The strenght of a predictive, machine-learning model is often evaluated by quoting the area under the curve or AUC (or similarly the Gini coefficient). This AUC represents the area under the ROC line, which shows the trade-off between false positives and true positives for different cutoff values. Cutoff values enable the use of a regression model for classification purposes, by marking the value below and above which either of the classifier values is predicted. Models with a higher AUC (or a higher Gini coefficient) are considered better.

This oversimplifies the challenge facing any real-world model builder. The diagonal line from (0,0) to (1,1) is a first hint at that. Representing a model randomly guessing, this model with an AUC of .5 is effectively worth nothing. Now assume a model with the same AUC, but for a certain range of cutoffs its curve veers above the diagonal, and for another it veers below it.

Such a model may very well have some practical use. This can be determined by introducing an ** indifference line** to the ROC analysis. The upper-left area of the ROC space left by that line is where the model makes economical sense to use.

The slope of the line (s) is defined mathematically as follows:

slope s = (ratio negative * (utility TN - utility FP)) / (ratio positive * (utility TP - utility FN))

This with **ratio negative** the base rate of negative outcomes, **utility TN** the economic value of identifying a true negative, and so on.

Many such lines can be drawn on any square space - the left-most one crossing either (0,0) or (1,1) is the one we care about.

This line represents combinations of true positive rates and false positive rates that have the same utility to the user. In the event of equal classes and equal utilities, this line is the diagonal of the random model.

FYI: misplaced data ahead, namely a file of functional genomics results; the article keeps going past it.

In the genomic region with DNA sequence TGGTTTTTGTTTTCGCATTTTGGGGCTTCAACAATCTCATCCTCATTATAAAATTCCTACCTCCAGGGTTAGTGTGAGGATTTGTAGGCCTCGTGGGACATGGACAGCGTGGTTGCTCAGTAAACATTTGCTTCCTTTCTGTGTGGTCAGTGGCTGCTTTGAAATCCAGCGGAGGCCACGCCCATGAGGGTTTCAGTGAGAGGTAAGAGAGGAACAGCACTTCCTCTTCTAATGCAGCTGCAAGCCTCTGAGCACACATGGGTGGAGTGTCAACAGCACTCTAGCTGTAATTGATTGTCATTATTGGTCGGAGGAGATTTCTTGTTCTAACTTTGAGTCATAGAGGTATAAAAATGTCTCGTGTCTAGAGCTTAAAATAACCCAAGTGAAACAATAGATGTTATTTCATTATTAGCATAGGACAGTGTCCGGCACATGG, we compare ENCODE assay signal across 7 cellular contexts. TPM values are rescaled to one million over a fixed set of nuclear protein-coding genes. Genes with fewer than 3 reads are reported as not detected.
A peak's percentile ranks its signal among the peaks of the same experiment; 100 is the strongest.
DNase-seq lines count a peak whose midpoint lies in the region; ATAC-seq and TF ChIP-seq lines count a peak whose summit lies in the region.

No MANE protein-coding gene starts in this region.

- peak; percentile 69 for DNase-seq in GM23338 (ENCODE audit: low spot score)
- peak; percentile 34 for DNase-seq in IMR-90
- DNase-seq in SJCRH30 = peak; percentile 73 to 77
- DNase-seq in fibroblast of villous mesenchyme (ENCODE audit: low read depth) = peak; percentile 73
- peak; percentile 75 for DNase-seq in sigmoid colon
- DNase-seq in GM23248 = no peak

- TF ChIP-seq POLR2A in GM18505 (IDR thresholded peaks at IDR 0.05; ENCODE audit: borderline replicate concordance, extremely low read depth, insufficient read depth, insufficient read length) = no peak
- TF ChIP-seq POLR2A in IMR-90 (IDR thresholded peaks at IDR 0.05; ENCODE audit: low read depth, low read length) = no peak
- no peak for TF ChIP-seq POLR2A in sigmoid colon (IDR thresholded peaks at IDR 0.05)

Figure 1: ROC space plot with indifference line.

An optimal and viable cutoff is the point of the tangent of the left-most parallel line to the indifference line and the ROC curve.

The code to create a graphic like above is shown below. Of note is the conversion to `coord_{fixed}` which ensures the plot is actually a square as intended.

library(ggplot2) library(dplyr) r.p <- nrow(filter(dataset, y == 'Positive')) / nrow(dataset) r.n <- 1- r.p uFP <- -10 uFN <- -2 uTP <- 20 uTN <- 0 s <- (r.n * (uTN - uFP)) / (r.p * (uTP - uFN)) # equals .4 ROC.plot + # start from a previous plot with the ROC space coord_fixed() + # Fix aspect ratio - allows to convert slope to angle and also better for plotted data geom_abline(intercept = ifelse(s < 1, 1-s, 0), slope = s, colour = "blue") + annotate("text", x = 0.05, y = ifelse(s < 1, 1 - s -.01, 0), angle = atan(s) * 180/pi, label = "Indifference line", hjust = 0, colour = "blue")

Posted on Wednesday 11 January 2017 at 04:12